Twelve years have done little to soften the critical stance of Dale Earnhardt Jr.

In a one-word tweet in 2019, Earnhardt expressed his lingering apprehension about embracing NASCAR’s Car of Tomorrow legacy.

“Trash can.”

Dale Earnhardt Jr. has lived a lot in NASCAR, but nothing like the car of tomorrow

Since appearing in his first Busch Series (now Xfinity) race in 1996, Earnhardt has been there, done that. I’ve been everywhere, I’ve done everything except, maybe, I didn’t manage to win a pilot’s title. But still, he has already experienced new car tests. Nothing new.

Now, as NBC Sports broadcaster and owner of Team Xfinity, Earnhardt was curious about the Next Gen cars, which will debut at The Clash at the Coliseum on February 6. With Kyle Larson competing — and watching TV — at the Chili Bowl Midget Nationals last week, there was an opening to test the No. 5 Chevrolet at Daytona International Speedway. He begged Hendrick Motorsports Vice President of Competition Chad Knaus with a series of texts before getting the nod.

Immediately Cup Series fans began planning Earnhardt’s return to the premier series for the first time since 2017, but after the second day of testing on January 12, he shot down any chance of “taking risks” – for the moment.

When it comes to Next Gen cars, Earnhardt talked about how much teams still need to learn. But if asked to compare NASCAR’s latest technology to the 2007 Car of Tomorrow (CoT) tests, no comparison remains.

Earnhardt criticized CoT for the way he behaved on the track

Former NASCAR Premier Series driver Dale Earnhardt Jr tests the Car of Tomorrow at Bristol Motor Speedway February 28, 2007 in Bristol, Tennessee | Rusty Jarrett/Getty Images for NASCAR

The car of tomorrow should never have had its day, Earnhardt believes. As part of the industry’s plan to create safer cars following the recent spate of on-track deaths, the model was used on the first series from 2008 to 2012. Earnhardt’s father, Dale Earnhardt Sr. , died of an accident on the final lap of the 2001 Daytona 500.

Among Earnhardt’s significant criticisms of CoT was his challenge to manage it, NESN reported.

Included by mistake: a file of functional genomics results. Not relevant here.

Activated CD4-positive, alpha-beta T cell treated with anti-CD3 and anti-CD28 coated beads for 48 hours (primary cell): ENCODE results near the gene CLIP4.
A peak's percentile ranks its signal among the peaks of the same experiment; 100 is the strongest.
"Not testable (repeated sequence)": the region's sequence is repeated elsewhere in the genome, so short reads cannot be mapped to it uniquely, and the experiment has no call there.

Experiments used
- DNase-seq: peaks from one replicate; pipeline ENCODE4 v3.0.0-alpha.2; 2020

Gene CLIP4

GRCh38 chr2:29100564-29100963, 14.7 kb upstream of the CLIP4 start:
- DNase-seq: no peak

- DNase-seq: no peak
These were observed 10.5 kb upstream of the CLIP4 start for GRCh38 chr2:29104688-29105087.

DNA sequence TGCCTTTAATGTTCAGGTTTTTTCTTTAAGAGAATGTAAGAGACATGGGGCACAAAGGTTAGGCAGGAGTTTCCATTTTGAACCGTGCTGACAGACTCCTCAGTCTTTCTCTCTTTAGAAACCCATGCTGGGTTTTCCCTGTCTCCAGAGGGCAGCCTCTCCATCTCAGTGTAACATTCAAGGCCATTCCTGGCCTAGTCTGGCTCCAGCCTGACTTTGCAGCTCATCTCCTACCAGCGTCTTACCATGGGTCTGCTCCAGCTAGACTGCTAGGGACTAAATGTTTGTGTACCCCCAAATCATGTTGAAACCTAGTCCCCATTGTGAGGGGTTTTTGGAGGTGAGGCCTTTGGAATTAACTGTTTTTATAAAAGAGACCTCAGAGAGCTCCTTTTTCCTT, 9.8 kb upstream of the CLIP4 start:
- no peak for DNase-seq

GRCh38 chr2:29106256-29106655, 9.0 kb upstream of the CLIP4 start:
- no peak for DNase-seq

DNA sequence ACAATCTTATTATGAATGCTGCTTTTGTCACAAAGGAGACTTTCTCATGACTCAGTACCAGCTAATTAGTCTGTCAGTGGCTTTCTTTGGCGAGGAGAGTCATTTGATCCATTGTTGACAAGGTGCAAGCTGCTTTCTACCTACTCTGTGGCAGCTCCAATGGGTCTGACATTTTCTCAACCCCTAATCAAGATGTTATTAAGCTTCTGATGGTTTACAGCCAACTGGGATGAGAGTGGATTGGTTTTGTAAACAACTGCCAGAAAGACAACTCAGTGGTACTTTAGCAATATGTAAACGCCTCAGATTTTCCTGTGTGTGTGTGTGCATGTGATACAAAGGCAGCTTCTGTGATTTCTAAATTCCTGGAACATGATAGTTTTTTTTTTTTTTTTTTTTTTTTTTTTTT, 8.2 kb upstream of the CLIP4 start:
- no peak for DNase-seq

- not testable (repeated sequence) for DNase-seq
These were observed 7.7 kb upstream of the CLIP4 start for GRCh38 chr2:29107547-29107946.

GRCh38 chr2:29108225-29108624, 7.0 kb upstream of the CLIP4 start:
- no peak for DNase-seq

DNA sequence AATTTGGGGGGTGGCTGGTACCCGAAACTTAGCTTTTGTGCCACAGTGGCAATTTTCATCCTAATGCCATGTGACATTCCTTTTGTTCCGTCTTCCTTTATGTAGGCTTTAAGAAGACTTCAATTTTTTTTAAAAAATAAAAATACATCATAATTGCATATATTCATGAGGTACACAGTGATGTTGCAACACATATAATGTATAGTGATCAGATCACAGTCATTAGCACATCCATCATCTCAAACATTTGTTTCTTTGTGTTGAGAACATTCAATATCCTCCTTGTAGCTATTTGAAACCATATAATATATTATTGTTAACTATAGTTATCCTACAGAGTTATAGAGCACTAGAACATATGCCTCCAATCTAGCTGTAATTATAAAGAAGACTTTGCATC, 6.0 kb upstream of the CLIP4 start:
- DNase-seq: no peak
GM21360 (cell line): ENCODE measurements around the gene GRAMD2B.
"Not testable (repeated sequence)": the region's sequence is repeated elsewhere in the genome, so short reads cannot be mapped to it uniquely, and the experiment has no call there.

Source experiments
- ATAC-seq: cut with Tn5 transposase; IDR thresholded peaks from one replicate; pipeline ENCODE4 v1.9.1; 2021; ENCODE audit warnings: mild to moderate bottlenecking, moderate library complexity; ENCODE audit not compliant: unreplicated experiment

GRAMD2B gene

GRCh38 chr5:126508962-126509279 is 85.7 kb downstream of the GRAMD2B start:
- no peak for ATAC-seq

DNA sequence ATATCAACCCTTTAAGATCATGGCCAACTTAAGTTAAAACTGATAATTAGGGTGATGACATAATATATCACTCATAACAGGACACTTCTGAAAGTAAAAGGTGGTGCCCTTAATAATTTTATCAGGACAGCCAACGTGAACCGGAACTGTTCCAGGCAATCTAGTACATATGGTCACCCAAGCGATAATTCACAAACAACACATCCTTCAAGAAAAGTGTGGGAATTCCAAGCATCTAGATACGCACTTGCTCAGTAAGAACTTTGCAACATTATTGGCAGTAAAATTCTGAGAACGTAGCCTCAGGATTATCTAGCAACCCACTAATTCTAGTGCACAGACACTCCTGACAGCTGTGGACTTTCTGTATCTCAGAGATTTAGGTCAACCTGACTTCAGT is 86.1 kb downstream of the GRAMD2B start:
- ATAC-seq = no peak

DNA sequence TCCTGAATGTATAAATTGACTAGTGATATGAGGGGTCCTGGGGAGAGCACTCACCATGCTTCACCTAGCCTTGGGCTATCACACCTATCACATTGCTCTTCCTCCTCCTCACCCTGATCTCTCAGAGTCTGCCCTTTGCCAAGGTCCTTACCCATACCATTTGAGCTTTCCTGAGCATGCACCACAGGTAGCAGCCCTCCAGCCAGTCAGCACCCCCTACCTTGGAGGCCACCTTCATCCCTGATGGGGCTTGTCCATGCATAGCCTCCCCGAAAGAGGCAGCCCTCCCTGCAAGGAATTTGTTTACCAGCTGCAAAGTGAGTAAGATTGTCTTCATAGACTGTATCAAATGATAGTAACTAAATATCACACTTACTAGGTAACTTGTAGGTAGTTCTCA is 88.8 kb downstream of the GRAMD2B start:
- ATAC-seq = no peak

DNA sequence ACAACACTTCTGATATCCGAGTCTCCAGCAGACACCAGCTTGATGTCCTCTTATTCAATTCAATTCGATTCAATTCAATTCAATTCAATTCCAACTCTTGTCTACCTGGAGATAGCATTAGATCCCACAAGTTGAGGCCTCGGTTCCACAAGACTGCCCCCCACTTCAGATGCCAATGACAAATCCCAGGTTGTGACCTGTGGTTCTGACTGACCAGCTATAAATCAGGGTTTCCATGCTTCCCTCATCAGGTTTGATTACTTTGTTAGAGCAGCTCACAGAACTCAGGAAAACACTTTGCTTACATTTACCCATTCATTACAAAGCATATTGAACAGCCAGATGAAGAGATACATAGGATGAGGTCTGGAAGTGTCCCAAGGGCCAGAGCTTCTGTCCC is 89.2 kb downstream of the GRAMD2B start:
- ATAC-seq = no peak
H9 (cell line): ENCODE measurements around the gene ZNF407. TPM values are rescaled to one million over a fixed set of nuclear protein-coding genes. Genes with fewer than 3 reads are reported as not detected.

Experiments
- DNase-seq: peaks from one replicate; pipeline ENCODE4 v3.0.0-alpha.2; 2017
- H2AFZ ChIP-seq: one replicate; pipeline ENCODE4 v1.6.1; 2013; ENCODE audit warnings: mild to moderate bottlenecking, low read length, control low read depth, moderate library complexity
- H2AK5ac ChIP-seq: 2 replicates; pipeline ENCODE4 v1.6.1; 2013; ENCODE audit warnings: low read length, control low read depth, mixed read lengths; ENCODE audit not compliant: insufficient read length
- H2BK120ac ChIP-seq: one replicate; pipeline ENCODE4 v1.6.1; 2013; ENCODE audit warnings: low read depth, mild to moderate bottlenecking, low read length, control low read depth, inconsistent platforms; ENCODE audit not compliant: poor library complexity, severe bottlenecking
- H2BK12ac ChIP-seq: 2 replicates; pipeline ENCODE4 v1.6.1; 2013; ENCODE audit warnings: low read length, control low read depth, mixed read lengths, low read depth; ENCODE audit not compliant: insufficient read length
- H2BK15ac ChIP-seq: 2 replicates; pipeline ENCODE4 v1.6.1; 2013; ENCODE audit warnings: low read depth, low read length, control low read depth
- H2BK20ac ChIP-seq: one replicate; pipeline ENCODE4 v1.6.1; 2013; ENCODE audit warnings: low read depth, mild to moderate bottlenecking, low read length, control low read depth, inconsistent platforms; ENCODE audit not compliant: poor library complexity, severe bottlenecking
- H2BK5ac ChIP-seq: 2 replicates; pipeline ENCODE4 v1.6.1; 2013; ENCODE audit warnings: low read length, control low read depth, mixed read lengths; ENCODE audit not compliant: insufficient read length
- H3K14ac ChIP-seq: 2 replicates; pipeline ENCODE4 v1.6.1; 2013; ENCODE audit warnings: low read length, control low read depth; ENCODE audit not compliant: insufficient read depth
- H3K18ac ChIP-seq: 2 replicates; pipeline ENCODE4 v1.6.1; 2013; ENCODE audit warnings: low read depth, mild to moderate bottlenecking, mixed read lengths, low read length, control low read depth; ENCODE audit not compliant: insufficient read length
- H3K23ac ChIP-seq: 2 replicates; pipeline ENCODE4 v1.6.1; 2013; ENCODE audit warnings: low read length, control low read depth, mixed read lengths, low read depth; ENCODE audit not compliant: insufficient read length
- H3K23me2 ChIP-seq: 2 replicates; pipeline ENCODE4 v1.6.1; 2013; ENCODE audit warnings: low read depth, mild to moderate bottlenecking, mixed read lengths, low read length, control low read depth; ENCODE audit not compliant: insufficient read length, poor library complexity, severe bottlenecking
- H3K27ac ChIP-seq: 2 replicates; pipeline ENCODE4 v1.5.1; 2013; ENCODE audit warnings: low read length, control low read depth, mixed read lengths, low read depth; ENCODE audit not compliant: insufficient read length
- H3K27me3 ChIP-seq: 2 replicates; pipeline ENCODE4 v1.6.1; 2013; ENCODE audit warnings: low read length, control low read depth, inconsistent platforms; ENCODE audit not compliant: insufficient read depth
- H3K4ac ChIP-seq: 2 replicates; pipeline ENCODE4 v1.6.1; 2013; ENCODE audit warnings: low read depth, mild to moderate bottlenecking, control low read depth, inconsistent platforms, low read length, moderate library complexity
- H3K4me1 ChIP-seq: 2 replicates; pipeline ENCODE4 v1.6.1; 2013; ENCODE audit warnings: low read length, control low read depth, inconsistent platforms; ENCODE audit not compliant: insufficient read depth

Sound familiar?

It also didn’t like the boxy feel of the generic chassis.

It’s no coincidence that two of Earnhardt’s worst seasons (2009 and 2010) developed during the CoT era. In fact, here is Earnhardt’s driver rankings for every season NASCAR has used the CoT model:

  • 2008: 12
  • 2009: 25
  • 2010: 21
  • 2011: 7
  • 2012: 12

After struggling with the CoT, Earnhardt restarted her career with a new role model

What Earnhardt needed was a reboot. He received it with the Gen-6 model, which he drove for the last five seasons of his career. After winning just two checkered flags in 178 starts driving a CoT, Earnhardt bounced back with three strong seasons.

When NASCAR finally released him from the CoT, Earnhardt compiled 10 top fives and 22 top 10s, finishing fifth in the 2013 drivers standings. He won seven races combined in 2014 and 2015.

With the arrival of Next Gen cars, Earnhardt said unknown automotive factors were dominating conversations at Daytona.

“Everyone really comes in with a blank sheet of paper,” Earnhart said, per Autosport.

That may be true, but in CoT testing from 2007 and up to 2012, Earnhardt’s to-do list was topped with one chore: getting ready to take out the trash.

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RELATED: How Dale Earnhardt Sr. overcame a broken collarbone and sternum for a Top 10 at Watkins Glen in 1996

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